The world is on the brink of eradicating polio, but health organizations have just been hit with a disappointing setback. Despite going two years with no reported cases, Nigeria has announced that two children have been paralyzed by the disease, when up until now it was thought that polio only persisted in Pakistan and Afghanistan. It means that just as the country, and entire continent, had only one year to go without a confirmed case of the disease to be declared polio-free, eradication attempts will have to be redoubled and the clock reset.
“We are deeply saddened by the news that two Nigerian children have been paralyzed by polio,” says the World Health Organization (WHO) Regional Director for Africa, Dr Matshidiso Moeti. “The Government has made significant strides to stop this paralyzing disease in recent years. The overriding priority now is to rapidly immunize all children around the affected area and ensure that no other children succumb to this terrible disease.”
Genetic analysis of the disease detected in Borno, north-western Nigeria, shows that it is most closely related to a wild poliovirus strain that was last detected in the region in 2011. While it has long been suspected that low-level transmission of the virus has continued over the last few years, it has been incredibly difficult to completely eradicate it. This is largely down to difficulties in reaching children in the remote Borno area, as well as political instability in the region that prevents vaccination teams from traveling, as well as increases the movement of civilians and thus increasing the threat of spread.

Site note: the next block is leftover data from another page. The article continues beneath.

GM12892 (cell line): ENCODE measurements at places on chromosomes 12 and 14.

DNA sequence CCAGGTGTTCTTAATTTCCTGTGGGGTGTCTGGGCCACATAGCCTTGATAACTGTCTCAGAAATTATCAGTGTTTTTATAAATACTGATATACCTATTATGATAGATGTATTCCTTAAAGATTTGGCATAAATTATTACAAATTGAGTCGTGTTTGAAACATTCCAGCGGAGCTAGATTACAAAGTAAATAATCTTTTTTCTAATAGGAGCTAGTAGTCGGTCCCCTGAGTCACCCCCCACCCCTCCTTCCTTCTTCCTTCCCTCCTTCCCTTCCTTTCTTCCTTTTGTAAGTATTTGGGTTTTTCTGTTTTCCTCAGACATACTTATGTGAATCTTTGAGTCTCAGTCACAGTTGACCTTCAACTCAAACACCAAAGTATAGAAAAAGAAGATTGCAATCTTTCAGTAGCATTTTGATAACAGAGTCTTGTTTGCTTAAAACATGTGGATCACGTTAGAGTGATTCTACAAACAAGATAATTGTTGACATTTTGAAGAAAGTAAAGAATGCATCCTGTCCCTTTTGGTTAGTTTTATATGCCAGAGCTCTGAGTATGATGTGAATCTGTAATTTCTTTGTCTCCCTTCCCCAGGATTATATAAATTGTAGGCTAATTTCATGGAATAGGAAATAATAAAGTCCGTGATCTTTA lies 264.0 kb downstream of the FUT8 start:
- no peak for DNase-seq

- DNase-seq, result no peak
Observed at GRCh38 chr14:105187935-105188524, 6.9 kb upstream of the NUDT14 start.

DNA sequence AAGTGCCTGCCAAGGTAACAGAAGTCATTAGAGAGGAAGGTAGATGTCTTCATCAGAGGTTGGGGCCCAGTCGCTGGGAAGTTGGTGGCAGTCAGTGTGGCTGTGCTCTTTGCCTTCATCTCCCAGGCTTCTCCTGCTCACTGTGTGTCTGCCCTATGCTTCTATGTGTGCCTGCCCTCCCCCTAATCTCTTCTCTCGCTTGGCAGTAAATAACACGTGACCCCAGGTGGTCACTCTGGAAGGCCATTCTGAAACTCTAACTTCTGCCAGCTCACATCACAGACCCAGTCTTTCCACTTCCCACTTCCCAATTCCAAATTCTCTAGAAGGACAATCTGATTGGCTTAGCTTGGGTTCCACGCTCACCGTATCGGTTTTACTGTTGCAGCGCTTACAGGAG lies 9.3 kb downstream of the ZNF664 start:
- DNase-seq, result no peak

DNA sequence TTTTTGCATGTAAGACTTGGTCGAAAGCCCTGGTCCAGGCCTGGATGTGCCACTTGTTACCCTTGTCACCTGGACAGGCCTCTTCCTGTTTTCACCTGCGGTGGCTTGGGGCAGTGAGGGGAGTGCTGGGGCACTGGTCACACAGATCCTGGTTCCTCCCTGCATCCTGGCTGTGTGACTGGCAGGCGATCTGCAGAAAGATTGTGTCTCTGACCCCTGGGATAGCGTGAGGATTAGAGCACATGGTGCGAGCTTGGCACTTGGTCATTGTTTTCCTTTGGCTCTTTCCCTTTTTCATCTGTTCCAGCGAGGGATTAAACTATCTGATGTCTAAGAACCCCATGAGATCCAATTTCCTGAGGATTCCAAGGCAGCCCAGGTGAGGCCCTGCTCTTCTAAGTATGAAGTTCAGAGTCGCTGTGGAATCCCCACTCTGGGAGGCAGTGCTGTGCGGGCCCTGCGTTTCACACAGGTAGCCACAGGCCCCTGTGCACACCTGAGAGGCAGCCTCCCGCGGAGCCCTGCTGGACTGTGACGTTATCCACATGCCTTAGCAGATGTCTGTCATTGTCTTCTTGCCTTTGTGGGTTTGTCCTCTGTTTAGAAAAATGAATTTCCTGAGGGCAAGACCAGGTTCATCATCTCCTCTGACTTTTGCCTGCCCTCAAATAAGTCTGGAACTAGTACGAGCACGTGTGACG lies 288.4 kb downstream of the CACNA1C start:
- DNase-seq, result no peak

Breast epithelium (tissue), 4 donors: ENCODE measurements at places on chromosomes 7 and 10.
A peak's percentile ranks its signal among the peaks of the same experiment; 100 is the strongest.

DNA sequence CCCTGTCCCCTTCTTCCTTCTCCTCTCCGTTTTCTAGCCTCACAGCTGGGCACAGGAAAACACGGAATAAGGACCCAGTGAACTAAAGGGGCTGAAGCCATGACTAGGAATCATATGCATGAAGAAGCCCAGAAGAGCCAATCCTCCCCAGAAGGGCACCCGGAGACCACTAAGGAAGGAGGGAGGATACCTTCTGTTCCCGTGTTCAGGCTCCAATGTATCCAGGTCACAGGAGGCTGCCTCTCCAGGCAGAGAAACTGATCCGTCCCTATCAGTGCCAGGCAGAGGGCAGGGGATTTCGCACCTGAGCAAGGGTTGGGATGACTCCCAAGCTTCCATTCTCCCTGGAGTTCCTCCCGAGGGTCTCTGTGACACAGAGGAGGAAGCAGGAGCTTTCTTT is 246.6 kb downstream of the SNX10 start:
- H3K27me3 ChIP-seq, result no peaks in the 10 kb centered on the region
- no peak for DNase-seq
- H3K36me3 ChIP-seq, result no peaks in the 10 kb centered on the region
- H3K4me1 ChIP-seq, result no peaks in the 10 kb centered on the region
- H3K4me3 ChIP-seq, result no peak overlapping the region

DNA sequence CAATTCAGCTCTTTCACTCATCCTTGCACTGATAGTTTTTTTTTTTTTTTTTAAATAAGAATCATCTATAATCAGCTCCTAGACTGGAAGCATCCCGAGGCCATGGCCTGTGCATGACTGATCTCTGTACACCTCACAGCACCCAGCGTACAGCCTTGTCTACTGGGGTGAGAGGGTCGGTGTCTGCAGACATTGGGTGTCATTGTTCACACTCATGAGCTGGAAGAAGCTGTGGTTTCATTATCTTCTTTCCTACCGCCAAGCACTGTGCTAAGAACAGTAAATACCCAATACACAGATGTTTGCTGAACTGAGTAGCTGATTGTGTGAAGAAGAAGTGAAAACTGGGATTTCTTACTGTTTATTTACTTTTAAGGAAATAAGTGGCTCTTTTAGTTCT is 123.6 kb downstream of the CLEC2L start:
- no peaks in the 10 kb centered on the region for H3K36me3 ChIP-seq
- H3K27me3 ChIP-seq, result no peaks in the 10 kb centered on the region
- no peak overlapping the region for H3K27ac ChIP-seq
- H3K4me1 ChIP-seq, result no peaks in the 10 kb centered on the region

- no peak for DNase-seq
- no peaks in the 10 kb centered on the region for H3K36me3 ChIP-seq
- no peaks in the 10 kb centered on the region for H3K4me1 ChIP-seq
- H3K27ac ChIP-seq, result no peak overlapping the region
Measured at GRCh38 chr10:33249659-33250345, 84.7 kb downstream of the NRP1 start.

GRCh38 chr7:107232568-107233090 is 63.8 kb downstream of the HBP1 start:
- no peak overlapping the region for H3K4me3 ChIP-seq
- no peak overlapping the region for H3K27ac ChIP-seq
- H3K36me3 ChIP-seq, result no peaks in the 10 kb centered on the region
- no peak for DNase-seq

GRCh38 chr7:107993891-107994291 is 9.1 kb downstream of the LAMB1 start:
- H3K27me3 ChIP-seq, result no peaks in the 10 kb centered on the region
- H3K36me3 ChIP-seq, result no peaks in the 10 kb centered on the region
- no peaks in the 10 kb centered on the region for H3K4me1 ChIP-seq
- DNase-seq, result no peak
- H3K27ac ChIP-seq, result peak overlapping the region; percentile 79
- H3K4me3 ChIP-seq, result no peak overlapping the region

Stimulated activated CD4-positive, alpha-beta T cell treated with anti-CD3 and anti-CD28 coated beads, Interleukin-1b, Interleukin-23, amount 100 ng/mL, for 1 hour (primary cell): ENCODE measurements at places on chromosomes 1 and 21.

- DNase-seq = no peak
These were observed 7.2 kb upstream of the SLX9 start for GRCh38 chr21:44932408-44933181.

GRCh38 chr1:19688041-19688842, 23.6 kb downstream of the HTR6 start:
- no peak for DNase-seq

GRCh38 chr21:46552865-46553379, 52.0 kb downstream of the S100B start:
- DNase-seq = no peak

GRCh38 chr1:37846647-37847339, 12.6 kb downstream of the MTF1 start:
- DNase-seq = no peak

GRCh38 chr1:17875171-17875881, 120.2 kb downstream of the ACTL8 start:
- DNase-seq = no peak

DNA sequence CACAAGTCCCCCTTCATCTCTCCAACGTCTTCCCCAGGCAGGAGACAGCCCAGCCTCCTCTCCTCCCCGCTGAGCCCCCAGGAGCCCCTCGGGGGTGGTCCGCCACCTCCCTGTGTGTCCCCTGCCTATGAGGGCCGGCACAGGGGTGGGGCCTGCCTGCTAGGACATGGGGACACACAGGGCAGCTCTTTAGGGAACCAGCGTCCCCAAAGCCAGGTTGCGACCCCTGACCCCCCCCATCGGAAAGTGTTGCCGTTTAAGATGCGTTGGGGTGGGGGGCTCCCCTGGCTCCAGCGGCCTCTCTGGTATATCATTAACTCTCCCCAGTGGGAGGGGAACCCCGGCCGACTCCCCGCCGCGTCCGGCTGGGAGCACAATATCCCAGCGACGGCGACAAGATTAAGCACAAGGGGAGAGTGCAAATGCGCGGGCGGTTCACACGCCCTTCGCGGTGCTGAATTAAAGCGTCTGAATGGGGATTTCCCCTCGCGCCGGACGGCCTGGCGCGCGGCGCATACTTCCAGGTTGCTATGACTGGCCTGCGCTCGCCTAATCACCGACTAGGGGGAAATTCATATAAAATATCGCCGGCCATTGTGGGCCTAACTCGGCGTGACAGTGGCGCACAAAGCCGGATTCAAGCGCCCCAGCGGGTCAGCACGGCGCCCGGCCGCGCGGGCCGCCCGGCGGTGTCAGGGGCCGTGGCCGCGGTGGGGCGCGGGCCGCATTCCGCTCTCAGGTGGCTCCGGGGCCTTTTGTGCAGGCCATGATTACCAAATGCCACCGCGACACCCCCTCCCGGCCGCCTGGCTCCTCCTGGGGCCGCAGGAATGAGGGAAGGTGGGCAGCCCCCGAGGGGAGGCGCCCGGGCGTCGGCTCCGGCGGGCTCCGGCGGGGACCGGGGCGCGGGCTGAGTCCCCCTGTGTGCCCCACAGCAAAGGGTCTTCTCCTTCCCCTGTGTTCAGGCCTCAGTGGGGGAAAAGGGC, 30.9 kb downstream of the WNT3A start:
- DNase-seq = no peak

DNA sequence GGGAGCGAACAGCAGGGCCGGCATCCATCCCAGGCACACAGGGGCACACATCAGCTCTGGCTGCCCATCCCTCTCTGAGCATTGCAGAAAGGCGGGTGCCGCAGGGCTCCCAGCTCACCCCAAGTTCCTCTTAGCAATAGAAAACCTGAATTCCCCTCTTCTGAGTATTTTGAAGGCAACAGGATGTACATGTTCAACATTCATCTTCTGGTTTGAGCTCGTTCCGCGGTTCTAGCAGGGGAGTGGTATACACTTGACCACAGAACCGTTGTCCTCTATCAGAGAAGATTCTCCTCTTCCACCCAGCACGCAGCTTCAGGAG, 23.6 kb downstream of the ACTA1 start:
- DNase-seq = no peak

So far this year, only 21 cases of wild polio have been reported globally, compared with the 34 cases reported at the same point a year earlier. The world is slowly edging closer to completely eradicating the disease, which if achieved will only be the second human disease ever eliminated, after smallpox in 1979. While up until 2012, Nigeria accounted for up to half of all polio cases worldwide, recently it has made significant strides, meaning that the disease only persisted in Afghanistan and Pakistan, where the Taliban has made it difficult to carry out vaccination programs.
Right now, health organizations will need to focus on making sure that as many children within Borno have been vaccinated as possible to try and prevent the disease from spreading further, though it is inevitable that more people are already infected.
“This is an important reminder that the world cannot afford to be complacent as we are on the brink of polio eradication – we will only be done when the entire world has been certified polio-free,” says Dr. Michel Zaffran, Director of polio eradication at the WHO.